A PWA works on any and all devices regardless of the browser and offers the same user experience regardless of the device. As it is responsive, the size of the screen for different devices is never an issue with Progressive Web Applications.
As PWAs are hosted on a web server, all the software development company you hire need to do is, build one version of the app and deploy it. The additional time and hassle spent in following OS-specific rules and publishing on the web store and waiting for approval are a thing of the past.
Progressive apps, by nature, are fast. They are 43% faster than regular responsive websites. This is because PWAs pre-load and store the website content on the device while they browse. This is why these apps have faster page load times since the content is already rendered.
The median first-page load of PWAs is 3.5 seconds, and each subsequent page that your shopper visits will be faster than the last. The average subsequent page load time is 1.4 seconds, compared to an industry average of 6.2 seconds.
Also, PWAs don't take forever to download. One can start interacting with the app immediately. So, there’s no lengthy process of finding the app, downloading it, installing it and then using it. This also helps curb app abandonment rates as there are less no. of steps involved.
PWAs have better SEO than regular web applications. This means they are better discoverable in search engines. And, considering 60 percent of searches happens over mobile, PWA has a bright future.
Also, PWAs can be shared easily, simply with a URL. Anyone with access to the URL can open the app. One can also share these apps over messengers, social media, SMS or even QR codes.
Now that we are well aware of what Progressive web apps are and what benefits they can bring to your business, let’s see the 4 minimum requirements of a PWA.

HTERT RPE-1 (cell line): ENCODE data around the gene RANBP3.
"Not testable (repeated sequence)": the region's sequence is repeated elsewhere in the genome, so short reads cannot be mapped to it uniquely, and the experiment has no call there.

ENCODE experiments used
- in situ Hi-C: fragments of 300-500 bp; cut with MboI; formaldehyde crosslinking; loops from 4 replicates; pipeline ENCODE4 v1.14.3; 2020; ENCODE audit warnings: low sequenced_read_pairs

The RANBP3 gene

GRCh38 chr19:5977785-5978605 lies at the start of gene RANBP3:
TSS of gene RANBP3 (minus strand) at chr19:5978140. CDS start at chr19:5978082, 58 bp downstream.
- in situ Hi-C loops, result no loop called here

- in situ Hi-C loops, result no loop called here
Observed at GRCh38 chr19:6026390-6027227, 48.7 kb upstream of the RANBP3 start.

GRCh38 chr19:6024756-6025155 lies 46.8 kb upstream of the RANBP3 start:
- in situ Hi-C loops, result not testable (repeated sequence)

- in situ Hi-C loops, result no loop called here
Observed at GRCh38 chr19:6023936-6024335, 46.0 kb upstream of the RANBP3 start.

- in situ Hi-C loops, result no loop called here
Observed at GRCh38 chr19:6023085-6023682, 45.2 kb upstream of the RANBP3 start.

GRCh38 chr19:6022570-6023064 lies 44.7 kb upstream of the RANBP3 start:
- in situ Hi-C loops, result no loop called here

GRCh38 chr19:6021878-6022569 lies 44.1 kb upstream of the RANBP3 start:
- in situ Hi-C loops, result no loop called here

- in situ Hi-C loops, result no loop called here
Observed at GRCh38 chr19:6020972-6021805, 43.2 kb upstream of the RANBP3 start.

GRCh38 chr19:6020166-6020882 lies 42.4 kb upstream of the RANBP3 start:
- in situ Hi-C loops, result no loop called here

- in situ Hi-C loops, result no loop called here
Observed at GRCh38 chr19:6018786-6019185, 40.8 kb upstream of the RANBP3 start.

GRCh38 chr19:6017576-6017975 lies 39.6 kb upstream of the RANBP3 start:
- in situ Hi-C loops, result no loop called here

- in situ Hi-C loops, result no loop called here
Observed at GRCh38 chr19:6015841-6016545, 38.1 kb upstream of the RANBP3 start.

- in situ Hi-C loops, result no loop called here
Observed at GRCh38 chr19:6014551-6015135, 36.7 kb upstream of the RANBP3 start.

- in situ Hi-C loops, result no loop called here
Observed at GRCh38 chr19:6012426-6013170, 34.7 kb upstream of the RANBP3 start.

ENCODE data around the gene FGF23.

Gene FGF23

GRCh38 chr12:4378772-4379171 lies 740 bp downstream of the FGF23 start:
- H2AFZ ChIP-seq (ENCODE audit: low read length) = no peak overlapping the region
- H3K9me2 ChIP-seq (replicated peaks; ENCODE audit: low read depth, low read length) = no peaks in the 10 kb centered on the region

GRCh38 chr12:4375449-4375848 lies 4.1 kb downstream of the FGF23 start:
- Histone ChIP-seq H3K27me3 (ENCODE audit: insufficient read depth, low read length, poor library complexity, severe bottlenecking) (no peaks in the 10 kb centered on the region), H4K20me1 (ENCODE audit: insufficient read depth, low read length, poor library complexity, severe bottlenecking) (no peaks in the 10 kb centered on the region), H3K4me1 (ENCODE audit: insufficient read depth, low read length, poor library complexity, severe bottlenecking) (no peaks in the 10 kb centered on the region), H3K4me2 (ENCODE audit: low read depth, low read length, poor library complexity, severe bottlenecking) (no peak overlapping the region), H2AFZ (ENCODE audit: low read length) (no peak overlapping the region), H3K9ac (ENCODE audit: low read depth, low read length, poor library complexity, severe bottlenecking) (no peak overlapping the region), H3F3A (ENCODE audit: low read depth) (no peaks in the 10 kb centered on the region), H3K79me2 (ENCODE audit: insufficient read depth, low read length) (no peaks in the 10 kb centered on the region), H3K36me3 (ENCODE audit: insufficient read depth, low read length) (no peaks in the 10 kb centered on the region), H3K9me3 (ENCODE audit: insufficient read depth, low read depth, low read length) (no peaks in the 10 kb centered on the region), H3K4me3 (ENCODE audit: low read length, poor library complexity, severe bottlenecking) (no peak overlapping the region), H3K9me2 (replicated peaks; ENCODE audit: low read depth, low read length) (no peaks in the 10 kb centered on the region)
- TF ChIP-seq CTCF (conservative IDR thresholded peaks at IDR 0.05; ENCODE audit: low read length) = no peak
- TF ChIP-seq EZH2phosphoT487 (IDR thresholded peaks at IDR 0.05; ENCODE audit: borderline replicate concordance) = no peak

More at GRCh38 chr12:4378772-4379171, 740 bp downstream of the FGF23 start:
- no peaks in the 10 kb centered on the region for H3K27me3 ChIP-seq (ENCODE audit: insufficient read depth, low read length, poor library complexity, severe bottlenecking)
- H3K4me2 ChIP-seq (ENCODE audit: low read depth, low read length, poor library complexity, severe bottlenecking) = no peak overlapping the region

The very unreliable test is to determine the user's interest. Developers at Google will probably replace this with something better in the future.
Every PWA must have a secure valid HTTPs connection. As network requests are routed through service worker script, https helps mitigate certain vulnerabilities.
When a data extract is provided in JSON format, information can be cached with the help of a service worker. Then the shell app loads the CSS and delivers an offline version.
This is important because it is the service worker that is responsible for caching all the files, push notifications, content updates, data handling and much more.
Coined first in 2015, PWA is still in its early days. It has a few drawbacks like any other technology on this earth. Let’s list a few of them in this section.
 Cross-browser support is still limited, especially in Safari and Edge.
 Greater use of the device battery.
 They can’t use certain features such as GPS or fingerprint scanners.
PWA is being called the future of the web. Someday, it indeed might me! How cool is surfing through a web application and being able to add it to your mobile home screen and continue browsing it with the same browser-like experience, but in your mobile.
In short, a PWA is responsive, app-like, linkable, fast, safe and can work offline & access the device hardware. And these also costs much lower than a native mobile app. So, whoever said they are the future, is in the right path!